Women across the globe struggle to obtain low-interest loans in hopes of securing their families’ futures. One such woman is Marisol Santiago from Villalba, Puerto Rico. When she lost her job in the healthcare industry following the global recession, she was forced to take on three part-time jobs to support her children. Thanks to a small loan, Marisol was eventually able to launch her own pharmacy.
This is not so rare in Puerto Rico, thanks to Doral Bank. The bank, which has branches throughout the U.S. as well, teamed up with communities and non-profits to launch a program aimed at promoting women’s entrepreneurship. According to Doral, “these initiatives are focused on providing the requisite financial support and peer monitoring, so that women are propelled as drivers of economic growth.”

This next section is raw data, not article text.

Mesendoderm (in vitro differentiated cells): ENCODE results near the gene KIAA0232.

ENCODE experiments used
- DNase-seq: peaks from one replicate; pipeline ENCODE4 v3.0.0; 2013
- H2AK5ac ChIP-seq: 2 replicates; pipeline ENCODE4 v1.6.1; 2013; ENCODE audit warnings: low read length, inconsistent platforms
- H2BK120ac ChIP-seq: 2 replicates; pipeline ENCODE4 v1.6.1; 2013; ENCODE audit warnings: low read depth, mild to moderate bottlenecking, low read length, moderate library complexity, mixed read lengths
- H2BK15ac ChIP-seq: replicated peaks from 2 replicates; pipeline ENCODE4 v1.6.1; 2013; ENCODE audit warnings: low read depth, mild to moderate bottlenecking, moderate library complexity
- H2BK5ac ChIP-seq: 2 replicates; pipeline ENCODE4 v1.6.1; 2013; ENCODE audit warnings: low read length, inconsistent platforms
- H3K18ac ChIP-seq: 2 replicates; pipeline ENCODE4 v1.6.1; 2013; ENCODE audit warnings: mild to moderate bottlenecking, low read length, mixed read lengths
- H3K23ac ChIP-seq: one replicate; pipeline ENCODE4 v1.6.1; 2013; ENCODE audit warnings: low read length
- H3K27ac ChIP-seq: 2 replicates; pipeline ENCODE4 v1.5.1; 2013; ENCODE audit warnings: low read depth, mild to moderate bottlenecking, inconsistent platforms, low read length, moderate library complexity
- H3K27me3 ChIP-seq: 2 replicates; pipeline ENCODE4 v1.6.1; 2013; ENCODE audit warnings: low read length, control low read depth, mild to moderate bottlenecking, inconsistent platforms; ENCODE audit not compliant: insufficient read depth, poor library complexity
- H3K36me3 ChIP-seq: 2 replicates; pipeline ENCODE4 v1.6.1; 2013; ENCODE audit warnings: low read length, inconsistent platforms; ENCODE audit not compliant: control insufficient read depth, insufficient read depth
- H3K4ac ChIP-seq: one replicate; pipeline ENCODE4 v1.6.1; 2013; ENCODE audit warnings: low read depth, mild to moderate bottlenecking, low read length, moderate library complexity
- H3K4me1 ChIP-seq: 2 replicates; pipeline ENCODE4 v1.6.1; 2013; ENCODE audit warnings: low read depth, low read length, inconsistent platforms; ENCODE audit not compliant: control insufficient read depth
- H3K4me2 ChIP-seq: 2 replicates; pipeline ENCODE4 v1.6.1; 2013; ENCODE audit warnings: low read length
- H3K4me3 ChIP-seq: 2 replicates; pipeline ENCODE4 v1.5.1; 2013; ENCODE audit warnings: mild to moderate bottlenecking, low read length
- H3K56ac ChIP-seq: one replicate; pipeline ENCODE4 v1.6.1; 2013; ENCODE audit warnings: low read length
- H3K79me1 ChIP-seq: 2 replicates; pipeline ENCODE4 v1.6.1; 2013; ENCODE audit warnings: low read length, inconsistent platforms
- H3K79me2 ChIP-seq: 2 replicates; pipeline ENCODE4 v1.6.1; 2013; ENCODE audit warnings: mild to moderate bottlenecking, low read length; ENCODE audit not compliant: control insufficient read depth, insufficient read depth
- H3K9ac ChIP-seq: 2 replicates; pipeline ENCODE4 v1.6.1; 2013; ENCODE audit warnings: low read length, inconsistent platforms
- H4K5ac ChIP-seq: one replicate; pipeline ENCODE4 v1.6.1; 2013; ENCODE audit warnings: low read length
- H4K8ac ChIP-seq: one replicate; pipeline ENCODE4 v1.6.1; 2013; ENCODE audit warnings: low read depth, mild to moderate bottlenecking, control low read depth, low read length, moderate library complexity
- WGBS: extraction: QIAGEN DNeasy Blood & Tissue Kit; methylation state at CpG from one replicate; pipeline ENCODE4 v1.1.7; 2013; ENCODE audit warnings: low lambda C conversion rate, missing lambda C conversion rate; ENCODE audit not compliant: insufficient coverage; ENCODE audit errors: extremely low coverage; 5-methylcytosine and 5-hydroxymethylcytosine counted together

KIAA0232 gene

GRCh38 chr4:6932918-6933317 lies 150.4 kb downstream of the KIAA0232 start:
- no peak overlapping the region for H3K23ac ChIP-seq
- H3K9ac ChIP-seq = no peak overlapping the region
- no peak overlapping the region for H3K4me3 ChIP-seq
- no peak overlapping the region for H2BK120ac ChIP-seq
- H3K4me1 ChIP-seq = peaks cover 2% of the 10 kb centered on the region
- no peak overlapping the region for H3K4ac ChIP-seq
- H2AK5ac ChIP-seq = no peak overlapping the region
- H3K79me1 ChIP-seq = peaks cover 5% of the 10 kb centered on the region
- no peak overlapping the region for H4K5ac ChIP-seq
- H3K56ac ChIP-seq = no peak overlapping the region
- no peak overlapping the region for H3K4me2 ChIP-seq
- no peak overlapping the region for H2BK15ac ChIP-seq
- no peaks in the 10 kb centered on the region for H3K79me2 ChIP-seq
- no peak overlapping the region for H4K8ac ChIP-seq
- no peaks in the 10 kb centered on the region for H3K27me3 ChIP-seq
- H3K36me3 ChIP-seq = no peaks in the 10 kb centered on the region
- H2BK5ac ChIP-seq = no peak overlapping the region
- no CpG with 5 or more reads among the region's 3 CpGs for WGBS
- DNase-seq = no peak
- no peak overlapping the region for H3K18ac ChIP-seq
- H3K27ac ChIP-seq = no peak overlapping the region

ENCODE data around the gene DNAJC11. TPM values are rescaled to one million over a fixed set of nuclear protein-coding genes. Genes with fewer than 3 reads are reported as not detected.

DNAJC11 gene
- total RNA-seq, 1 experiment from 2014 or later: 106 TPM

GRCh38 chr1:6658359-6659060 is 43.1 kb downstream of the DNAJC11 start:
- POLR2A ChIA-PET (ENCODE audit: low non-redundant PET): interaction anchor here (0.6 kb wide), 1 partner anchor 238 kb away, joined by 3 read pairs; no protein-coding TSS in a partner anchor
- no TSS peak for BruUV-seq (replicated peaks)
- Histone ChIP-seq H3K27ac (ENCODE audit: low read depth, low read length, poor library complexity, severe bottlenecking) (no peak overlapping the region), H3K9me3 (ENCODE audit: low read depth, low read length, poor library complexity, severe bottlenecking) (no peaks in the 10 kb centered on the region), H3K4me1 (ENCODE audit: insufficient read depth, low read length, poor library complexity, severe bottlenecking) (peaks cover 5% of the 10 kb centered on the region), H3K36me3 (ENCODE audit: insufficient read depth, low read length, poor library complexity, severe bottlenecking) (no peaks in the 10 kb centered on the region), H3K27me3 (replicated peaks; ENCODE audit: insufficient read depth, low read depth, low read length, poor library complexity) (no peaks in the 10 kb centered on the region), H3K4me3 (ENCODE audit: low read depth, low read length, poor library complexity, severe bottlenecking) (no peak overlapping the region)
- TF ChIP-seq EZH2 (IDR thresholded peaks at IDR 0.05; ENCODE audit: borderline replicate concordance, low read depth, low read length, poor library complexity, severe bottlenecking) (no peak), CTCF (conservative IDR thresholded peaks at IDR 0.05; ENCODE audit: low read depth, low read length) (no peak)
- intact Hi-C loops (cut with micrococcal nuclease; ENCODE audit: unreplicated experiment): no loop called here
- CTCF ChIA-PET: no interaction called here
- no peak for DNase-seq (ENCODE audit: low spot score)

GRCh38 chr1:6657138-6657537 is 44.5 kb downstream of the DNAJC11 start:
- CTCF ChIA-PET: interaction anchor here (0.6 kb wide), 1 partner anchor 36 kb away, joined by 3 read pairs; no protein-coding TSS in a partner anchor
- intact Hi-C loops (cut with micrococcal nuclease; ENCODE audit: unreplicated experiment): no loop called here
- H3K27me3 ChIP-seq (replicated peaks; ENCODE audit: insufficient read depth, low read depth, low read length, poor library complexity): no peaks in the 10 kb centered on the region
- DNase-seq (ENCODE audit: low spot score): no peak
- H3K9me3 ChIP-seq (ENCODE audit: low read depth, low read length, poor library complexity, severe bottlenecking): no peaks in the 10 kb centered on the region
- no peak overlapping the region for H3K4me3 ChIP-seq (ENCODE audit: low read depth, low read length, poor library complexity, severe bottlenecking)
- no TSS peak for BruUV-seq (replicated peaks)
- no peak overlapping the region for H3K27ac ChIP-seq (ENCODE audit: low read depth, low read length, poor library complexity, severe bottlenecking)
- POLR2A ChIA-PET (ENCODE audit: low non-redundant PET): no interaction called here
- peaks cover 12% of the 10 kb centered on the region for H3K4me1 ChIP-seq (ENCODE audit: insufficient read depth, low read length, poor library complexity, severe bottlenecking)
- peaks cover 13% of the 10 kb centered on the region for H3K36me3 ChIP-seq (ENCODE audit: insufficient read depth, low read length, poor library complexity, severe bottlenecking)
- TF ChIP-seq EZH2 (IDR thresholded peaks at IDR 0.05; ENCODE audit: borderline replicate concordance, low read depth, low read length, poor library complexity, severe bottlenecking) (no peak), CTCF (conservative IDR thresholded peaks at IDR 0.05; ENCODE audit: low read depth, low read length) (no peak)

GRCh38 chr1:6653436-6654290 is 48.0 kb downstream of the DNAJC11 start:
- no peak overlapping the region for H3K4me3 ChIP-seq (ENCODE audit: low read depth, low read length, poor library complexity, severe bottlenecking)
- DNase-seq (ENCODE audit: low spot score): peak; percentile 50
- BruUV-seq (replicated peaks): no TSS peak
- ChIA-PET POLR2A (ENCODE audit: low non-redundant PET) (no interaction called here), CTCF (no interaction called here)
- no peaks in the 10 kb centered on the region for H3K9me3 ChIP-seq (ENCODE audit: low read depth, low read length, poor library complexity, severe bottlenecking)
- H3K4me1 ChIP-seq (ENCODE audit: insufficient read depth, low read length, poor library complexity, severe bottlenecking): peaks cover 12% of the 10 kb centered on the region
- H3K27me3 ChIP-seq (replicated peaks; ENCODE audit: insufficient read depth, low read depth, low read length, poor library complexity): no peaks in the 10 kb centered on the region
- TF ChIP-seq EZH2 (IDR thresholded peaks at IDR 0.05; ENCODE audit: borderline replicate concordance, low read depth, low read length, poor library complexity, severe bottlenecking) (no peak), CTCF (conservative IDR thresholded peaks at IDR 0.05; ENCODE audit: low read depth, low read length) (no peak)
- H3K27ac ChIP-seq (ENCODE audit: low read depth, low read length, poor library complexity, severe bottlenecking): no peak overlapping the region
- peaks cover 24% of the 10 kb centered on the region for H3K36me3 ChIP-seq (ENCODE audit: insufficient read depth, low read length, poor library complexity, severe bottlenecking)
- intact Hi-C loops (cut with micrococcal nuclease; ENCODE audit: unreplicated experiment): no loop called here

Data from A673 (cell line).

Marisol’s loan was a result of this effort. In fact, more than 25 women have received financial aid and mentoring for their businesses through Mujeres De Exito, or Successful Women, over the last two years. The program has already helped create more than 30 women-owned businesses and 100 jobs.
Still, Doral Bank and other programs like Mujeres De Exito have a lot of work to do. According to the Kauffman Foundation, less than 5% of venture financing goes to women-owned businesses in the United States today. In Puerto Rico, the number of women with bachelor’s degrees is significantly higher than men, and yet only about 1 of 100 women own their own businesses.
Doral Bank’s Lucienne Gigante explains: “There are millions of bold and ambitious women like Marisol in communities across Puerto Rico and the United States who deserve a more supportive hand. Financial institutions can play a vital role in this effort. If fostering entrepreneurship and advancing women are made distinct priorities at the local level, women will be empowered to take action, rebuilding communities one household at a time.”